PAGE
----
Cape Town was set to run dry on April 12, 2018, leaving its 3.7 million residents without tap water.
“Day Zero” was narrowly averted through drastic cuts in municipal water consumption and last-minute transfers from the agricultural sector. But the process was painful and inequitable, spurring much controversy.
The city managed to stave off “Day Zero,” but does that mean Cape Town’s water system is resilient?
We think not.
This may well foreshadow trouble beyond Cape Town. Cities across the Northern Hemisphere, including in Canada, are well into another summer season that has already brought record-setting heat, drought and flooding from increased run-off.
Water crises are not just about scarcity
Water scarcity crises are most often a result of mismanagement rather than of absolute declines in physical water supplies.
In Cape Town, lower than average rainfall tipped the scales towards a “crisis,” but the situation was worsened by slow and inadequate governance responses. Setting aside debates around whose responsibility it was to act and when, the bigger issue, in our view, was the persistence of outdated ways of thinking about “uncertainty” in the water system.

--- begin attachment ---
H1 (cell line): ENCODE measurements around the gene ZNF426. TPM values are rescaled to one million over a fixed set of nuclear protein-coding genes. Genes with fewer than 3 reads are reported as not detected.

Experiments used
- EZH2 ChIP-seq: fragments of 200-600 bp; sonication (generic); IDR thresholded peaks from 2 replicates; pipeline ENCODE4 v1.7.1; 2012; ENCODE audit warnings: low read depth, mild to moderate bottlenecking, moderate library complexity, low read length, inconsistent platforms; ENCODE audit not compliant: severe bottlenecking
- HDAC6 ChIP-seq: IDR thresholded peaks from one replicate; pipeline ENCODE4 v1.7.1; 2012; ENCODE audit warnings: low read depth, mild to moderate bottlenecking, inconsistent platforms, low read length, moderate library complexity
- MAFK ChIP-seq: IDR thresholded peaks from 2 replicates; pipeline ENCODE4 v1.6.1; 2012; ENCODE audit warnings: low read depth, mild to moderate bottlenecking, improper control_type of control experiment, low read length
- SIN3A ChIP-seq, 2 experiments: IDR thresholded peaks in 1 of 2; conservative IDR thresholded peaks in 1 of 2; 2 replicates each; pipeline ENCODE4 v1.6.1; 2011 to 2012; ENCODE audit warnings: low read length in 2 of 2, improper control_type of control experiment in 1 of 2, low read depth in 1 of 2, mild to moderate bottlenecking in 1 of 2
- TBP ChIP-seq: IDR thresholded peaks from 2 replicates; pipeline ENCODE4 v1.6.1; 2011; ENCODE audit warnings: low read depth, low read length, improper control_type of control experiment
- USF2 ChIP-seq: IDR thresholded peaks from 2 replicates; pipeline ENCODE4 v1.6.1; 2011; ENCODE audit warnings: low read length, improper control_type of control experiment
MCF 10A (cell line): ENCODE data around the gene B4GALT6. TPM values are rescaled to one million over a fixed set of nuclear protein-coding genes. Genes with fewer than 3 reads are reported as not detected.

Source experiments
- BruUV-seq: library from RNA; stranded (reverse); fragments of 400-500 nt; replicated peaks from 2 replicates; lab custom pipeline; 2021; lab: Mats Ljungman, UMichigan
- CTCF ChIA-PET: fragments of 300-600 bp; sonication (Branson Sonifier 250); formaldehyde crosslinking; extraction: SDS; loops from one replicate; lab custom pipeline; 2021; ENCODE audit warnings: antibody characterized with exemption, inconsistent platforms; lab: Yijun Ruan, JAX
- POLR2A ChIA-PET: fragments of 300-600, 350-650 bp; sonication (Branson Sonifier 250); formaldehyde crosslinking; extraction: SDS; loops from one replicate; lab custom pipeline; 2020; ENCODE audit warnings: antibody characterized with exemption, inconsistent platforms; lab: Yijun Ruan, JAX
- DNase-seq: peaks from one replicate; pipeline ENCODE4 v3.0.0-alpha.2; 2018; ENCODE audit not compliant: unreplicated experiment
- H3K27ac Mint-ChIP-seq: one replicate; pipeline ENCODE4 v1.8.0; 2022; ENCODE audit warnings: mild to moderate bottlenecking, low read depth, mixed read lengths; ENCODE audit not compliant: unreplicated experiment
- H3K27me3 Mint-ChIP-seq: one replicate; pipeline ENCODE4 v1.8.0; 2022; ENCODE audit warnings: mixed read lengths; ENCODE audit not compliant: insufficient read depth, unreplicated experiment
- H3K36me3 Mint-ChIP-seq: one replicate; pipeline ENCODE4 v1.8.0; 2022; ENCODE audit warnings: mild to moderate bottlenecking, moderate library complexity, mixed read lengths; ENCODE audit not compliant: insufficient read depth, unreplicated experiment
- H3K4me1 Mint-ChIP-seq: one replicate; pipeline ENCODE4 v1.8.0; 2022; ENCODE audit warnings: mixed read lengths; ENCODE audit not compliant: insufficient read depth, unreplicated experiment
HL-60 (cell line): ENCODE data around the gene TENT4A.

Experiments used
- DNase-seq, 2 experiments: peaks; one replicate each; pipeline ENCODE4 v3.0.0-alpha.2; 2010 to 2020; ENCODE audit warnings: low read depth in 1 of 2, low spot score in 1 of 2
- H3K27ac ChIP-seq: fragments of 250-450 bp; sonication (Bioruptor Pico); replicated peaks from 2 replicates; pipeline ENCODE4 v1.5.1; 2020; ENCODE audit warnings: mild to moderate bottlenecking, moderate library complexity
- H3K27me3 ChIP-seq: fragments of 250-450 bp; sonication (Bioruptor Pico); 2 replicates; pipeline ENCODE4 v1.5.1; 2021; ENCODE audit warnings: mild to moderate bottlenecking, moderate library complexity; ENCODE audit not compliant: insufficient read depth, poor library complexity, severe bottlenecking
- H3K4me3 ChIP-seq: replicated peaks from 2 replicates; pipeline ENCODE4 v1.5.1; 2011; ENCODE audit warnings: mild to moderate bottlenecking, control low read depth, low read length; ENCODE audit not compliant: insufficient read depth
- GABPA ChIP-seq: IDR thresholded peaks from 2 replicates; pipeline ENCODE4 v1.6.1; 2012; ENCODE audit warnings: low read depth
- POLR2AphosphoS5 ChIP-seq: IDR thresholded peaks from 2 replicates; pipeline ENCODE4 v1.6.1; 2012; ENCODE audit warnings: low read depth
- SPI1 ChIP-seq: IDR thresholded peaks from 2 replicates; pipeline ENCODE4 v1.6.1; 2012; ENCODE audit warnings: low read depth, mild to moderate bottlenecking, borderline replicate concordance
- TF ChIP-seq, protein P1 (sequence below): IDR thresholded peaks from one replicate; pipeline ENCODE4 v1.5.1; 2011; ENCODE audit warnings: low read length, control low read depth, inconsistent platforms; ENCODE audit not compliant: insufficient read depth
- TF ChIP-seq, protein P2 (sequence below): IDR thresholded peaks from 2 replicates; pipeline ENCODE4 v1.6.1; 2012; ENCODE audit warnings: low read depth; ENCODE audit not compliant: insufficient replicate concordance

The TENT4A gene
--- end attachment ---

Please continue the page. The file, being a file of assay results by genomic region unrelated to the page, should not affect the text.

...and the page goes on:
Read more: As a water crisis looms in Cape Town, could it happen in Canada?
As the drought worsened in 2016, the City of Cape Town’s water managers remained confident in the system’s ability to withstand the drought. High-level engineers and managers viewed Cape Town’s water system as uniquely positioned to handle severe drought in part because of the vaunted success of their ongoing Water Demand Management strategies.
They weren’t entirely mistaken — demand management has cut overall daily consumption by 50 per cent since 2016. So what went wrong?
Limits to demand management
First, Cape Town’s approach to water management was not well-equipped to deal with growing uncertainty in rainfall patterns — a key challenge facing cities worldwide. Researchers at the University of Cape Town argued recently that the conventional models long used to forecast supply and demand underestimated the probability of failure in the water system.
Second, Cape Town’s water system neared disaster in part because demand management seemed to have reached its limits. Starting late last year, the city imposed a limit on water consumption of 87 litres per person per day. That ceiling thereafter shrunk to 50 litres per person per day.